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NBA legend Kareem Abdul-Jabbar revealed a recent battle with prostate cancer in a lengthy piece for a medical website highlighting the health risks faced by Black people.
The six-time NBA champion and 19-time NBA All-Star wrote the essay for WebMD.
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“My life is at risk. Not just because I’m 73 with the usual annoying aches and pains that accompany age, but because I’m tall and I’m Black. At 7 feet, 2 inches, I’m statistically more prone to blood clots, lower back and hip problems, higher risk of cancer, especially prostate cancer, atrial fibrillation (a heart rhythm disorder), and a shorter life span in general. Being Black means I’m more likely to suffer from diabetes, heart problems, obesity, cancer, and a shorter life in general. Yup, tall people and Black people have shorter life expectancies. So far, in keeping with these statistical risks, I’ve had prostate cancer, leukemia, and heart bypass surgery,” he wrote.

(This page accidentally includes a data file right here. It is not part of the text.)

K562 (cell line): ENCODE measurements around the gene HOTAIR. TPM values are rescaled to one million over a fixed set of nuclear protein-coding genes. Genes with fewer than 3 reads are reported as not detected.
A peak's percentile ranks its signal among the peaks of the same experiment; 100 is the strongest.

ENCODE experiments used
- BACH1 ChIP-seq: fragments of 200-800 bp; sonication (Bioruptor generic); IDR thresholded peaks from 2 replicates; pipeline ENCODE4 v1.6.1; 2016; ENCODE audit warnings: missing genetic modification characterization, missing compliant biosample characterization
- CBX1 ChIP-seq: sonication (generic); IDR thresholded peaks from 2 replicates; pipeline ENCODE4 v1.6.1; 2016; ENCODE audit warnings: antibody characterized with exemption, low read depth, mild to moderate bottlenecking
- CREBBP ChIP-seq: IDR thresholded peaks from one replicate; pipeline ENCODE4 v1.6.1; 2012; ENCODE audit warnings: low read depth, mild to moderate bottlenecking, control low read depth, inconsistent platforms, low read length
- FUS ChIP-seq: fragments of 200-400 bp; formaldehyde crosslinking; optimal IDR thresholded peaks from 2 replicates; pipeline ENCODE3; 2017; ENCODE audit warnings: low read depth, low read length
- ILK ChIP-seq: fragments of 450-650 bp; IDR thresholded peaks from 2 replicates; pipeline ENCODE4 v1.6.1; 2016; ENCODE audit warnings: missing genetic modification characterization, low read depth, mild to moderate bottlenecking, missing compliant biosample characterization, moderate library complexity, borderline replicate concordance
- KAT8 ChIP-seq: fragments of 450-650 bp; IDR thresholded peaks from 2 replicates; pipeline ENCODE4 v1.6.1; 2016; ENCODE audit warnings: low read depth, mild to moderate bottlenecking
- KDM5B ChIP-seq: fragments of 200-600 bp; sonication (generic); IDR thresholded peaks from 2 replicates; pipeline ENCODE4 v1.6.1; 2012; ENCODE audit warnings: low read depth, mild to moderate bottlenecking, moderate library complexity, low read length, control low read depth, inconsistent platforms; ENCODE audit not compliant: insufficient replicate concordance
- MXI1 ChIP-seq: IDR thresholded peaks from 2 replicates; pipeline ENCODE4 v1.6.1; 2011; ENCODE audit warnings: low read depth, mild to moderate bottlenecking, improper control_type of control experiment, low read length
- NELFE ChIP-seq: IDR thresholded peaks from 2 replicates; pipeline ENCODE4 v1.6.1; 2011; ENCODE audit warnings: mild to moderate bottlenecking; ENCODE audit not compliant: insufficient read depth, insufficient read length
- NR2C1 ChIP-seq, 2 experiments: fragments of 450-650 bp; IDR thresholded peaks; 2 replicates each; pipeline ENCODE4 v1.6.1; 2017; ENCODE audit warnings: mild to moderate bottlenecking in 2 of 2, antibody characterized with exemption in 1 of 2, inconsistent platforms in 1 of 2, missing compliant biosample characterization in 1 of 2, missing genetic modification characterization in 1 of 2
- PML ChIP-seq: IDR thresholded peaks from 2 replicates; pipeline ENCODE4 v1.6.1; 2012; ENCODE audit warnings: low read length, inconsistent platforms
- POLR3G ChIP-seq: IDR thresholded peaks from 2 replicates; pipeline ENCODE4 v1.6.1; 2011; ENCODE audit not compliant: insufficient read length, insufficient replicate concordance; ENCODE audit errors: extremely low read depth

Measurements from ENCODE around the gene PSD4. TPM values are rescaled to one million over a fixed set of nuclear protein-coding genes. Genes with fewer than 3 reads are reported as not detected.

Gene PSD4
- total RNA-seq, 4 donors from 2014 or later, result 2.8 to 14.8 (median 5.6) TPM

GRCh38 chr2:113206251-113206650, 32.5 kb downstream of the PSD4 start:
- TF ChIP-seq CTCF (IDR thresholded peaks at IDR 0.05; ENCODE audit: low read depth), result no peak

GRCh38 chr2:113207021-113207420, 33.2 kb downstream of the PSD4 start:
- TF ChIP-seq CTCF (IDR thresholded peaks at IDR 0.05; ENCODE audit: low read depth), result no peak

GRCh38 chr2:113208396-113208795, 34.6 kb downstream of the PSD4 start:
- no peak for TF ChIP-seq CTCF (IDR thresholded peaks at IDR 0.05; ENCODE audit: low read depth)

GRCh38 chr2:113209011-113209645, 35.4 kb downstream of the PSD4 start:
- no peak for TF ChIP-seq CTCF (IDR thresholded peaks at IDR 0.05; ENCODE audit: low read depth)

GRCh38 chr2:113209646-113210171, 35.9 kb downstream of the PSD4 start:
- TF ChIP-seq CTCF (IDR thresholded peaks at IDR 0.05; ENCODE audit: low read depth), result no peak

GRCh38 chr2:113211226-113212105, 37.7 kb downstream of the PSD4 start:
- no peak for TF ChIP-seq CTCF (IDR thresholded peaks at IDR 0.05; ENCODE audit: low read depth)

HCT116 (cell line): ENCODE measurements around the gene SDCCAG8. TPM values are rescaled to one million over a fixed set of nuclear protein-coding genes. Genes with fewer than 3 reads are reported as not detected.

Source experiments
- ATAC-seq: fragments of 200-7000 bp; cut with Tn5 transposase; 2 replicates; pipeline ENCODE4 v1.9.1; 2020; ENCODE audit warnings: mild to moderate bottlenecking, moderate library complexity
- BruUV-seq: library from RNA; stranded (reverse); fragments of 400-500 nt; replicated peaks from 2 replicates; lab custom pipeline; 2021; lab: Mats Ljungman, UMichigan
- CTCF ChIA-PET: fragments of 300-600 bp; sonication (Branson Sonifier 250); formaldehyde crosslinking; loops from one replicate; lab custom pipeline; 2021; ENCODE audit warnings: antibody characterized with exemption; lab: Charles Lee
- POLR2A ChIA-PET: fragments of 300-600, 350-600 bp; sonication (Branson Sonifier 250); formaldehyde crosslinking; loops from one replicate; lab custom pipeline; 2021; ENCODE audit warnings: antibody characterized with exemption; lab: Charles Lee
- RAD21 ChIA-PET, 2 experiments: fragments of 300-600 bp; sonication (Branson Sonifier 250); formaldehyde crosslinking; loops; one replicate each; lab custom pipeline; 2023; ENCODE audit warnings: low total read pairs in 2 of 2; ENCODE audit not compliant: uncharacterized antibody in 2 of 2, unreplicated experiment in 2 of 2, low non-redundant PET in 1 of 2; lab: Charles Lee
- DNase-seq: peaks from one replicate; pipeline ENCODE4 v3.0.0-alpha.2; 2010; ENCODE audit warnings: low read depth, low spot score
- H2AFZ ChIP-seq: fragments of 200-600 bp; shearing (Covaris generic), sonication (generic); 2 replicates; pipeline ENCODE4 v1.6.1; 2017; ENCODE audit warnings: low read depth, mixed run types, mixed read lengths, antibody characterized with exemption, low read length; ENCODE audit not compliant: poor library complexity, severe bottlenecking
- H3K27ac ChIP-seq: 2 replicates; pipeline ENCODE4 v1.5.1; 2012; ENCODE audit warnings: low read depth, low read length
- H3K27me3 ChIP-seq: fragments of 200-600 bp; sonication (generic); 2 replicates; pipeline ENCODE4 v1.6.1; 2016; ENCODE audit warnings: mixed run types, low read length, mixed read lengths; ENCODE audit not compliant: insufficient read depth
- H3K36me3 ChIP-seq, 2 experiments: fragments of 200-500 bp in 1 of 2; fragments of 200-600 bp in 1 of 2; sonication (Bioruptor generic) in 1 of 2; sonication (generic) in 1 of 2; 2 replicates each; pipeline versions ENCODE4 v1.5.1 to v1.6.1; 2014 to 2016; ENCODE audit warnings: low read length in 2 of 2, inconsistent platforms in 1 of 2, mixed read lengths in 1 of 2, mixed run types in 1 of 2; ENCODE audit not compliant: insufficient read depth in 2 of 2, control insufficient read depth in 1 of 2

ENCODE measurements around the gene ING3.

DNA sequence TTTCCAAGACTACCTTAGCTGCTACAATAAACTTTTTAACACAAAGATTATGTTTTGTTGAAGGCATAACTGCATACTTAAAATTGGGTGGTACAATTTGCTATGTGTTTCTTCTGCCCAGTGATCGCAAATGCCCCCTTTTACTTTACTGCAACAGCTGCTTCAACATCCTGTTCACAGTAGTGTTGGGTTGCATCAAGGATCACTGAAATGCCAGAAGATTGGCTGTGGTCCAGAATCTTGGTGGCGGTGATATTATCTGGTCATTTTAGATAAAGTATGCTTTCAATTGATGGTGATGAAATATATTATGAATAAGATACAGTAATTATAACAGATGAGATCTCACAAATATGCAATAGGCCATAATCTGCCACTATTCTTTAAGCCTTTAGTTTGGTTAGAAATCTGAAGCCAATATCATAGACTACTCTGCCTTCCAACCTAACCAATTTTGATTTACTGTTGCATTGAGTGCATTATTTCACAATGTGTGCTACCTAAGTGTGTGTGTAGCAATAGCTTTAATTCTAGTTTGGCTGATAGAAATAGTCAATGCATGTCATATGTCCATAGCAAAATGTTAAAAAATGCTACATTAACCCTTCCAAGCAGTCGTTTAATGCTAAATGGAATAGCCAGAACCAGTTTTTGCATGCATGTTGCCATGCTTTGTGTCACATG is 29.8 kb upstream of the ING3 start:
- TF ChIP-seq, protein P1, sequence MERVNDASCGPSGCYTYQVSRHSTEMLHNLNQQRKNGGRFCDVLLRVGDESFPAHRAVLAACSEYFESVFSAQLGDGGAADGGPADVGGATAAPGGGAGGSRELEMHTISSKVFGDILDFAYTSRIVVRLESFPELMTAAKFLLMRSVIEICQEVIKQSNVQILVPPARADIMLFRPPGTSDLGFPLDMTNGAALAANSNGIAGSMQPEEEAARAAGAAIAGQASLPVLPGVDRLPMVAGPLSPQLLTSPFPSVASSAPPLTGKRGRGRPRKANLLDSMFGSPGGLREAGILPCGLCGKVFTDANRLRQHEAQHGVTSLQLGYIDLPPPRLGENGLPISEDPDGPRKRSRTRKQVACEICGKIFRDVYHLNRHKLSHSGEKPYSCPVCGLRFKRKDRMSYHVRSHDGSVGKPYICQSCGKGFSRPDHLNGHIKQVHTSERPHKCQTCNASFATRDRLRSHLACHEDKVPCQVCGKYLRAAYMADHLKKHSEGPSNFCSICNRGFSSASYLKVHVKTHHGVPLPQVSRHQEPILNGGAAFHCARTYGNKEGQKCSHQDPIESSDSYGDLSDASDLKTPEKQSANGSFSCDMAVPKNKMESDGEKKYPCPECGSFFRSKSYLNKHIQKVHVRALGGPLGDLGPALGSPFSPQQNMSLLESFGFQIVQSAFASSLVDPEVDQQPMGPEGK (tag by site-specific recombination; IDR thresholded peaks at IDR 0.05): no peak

The 73-year-old wrote that he’s been given better health care than most Blacks because of his celebrity and because his sons work in the health care profession.
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He also tried to clarify what the Black Lives Matter movement meant in regards to life. He wrote, “The backlash in which white people proclaimed All Lives Matter clearly had no understanding of the issue. Blacks weren’t saying that Black lives mattered more, they were emphasizing that, the way the system works now, Black Lives Matter … Less.”
He added: “It’s hard to feel valuable to a society that doesn’t value your health or life.”
Abdul-Jabbar said he became a UCLA Health Ambassador to reach out to the Black community and give them the proper medical and health information “that could save their lives.”
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“But even with all of the positive efforts my son and others might be making, the sad truth is, I could have written this article 50 years ago. It’s as if the Black community is trapped in ‘Groundhog Day’ in which every day we fight racism, prove it exists, see gains, and then wake up the next day to all the same obstacles,” he wrote. “In the movie, Bill Murray escaped the cycle by becoming selfless, caring more about others’ needs than his greedy desires. That’s how America will escape this self-destructive behavior. The future of equity for Black Americans starts with physical and mental health, and as long as they are at the end of the line for services, true equity can’t happen. Black lives have to matter in every aspect of American society if they are to thrive.”
The Associated Press contributed to this report
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